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DUI Disclosure – Why You Shouldn’t Disclose the Details of Your DUI

Thursday, February 16, 2017 19:16
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Ok, so you have been arrested and convicted of DUI. It’s definitely not something to be proud of, but it is also something that can happen to just about anyone. In the United States the legal blood alcohol limit is only .08%. That’s roughly the equivalent of two alcoholic beverages for the average adult. You could have been out to dinner with your spouse, had some wine with dinner and be legally over the limit. It’s that simple. There is still an ugly stigma attached to DUI and DWI charges. As with any criminal offense, you need hire a drug lawyer in Toronto immediately upon being charged. Most of the time your lawyer will advise you against DUI disclosure. There are a number of reasons you shouldn’t disclose the details, and they are usually to protect your own best interests until you get your day in court.

 

Innocent Until Proven Guilty -

As with the majority of criminal charges in the United States you are presumed innocent until proven guilty. However, when you are charged with DUI or DWI, this may not always be the case — especially if you actually are intoxicated. In most states in the US, if an officer suspects alcohol use, you will have to submit to a breathalyzer test, along wit  other tests that look for visible signs of impairment. Examples include reaction times to commands, proper motor functioning, and the ability to walk in a straight line.These are all subjective and are really at the discretion of the charging officer.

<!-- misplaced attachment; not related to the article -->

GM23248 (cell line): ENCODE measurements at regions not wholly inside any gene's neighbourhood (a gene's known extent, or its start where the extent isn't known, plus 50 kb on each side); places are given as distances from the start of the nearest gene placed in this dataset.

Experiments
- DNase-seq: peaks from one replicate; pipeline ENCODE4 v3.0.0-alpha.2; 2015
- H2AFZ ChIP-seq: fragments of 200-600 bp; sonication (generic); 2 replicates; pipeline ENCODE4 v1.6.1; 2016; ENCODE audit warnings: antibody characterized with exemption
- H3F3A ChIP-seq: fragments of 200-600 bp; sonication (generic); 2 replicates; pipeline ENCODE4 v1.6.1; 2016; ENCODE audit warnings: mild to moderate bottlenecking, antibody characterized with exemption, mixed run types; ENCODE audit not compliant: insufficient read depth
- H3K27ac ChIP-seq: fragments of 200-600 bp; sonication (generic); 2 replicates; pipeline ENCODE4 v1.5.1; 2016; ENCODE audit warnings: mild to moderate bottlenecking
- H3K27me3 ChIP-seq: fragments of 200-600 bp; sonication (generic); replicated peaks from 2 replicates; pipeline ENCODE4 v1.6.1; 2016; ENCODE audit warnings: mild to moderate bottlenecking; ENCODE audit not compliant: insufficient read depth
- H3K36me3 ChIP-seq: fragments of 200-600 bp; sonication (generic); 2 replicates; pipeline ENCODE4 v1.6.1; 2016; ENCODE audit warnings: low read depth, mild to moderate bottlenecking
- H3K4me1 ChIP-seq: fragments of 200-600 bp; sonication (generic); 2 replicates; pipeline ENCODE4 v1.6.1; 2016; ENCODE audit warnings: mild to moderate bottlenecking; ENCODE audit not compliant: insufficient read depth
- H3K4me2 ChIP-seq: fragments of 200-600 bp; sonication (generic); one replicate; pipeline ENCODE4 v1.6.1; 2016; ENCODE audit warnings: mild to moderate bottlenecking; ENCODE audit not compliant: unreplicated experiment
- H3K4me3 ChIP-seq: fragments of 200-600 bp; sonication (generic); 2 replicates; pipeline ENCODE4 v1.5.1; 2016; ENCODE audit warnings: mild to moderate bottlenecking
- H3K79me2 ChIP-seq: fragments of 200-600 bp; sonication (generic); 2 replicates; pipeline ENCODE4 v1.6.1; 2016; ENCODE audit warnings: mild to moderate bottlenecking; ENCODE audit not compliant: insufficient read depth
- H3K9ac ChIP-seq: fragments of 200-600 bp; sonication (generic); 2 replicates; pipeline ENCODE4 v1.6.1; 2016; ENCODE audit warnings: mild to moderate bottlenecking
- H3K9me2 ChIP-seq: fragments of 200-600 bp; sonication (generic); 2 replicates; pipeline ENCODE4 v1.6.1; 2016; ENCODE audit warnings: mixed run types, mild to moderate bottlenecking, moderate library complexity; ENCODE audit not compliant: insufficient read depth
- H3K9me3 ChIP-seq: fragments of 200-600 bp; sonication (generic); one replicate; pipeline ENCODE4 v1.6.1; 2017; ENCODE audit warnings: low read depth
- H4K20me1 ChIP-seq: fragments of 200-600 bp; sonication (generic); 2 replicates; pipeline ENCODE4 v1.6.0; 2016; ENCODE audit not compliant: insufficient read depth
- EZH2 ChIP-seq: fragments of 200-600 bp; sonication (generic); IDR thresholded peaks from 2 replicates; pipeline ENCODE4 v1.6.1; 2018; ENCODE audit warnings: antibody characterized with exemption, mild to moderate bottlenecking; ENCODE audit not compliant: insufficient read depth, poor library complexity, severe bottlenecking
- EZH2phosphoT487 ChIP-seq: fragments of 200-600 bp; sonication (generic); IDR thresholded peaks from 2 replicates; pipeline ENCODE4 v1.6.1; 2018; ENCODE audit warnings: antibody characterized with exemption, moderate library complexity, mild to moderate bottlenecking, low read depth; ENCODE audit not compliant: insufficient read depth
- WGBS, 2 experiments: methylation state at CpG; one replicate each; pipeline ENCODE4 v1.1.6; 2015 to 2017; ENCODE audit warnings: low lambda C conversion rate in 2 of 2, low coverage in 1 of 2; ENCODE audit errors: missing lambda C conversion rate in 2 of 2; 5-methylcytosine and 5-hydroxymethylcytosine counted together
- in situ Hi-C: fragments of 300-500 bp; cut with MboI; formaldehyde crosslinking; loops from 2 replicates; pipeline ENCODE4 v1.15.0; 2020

If the officer asks you to take the breathalyzer test and you register over the legal limit, you have just established hard evidence that can damage your case. In many states, if you refuse to take the test you can face even more complications, such as automatic license revocation. The laws surrounding DUI and DWI are extremely complicated, and if you are sharing the details of your charges with friends, family, and all over town, this may not bode well for you when it comes to your day in court.

Disclosure to your lawyer is the best way to go until you are sure of how the charges are going to play out. In addition, being charged with DUI and being convicted of DUI are two very different things.You may be charged today, but your actual conviction could take up to a year to be handed down. During that time period, it is wise to keep the details of your case between you and your legal counsel and perhaps a trusted spouse or friend. You don’t want to potentially damage your own defense.

 

When you Must Disclose -

There are times when you must disclose your DUI or DWI. Depending on where you live, disclosure may actually be required. If an employer directly asks if you have ever been convicted of a crime, you should be honest if your state laws require it. The question could be asked verbally, or it could be printed on a formal employment application. In the United States, it is illegal to make a hiring decision based on the disclosure of a DUI on an employment application. The best thing to do is to be honest, but again you do not need to disclose full details. A simple ‘yes’ or ‘no’ is sufficient in these instances.  If you suspect that after disclosing your DUI, an employer has not hired you due to the conviction, you should seek legal counsel immediately.

 

Conclusion -

Being convicted of a DUI is an extremely sensitive subject. You don’t want to allow it to ruin your life, but you also need to be realistic and cautious in the way you handle the situation. The DUI will cost you financially and emotionally, and perhaps even have negative effects on your relationships, your ability to commute to work, and more. You do not have to disclose the details of your DUI to anyone other than a potential employer and only if it is required in your specific state. If your DUI has been expunged from your record, you don’t have to disclose it at all. Always seek legal counsel if you are unsure what to do as far as disclosure. 

 

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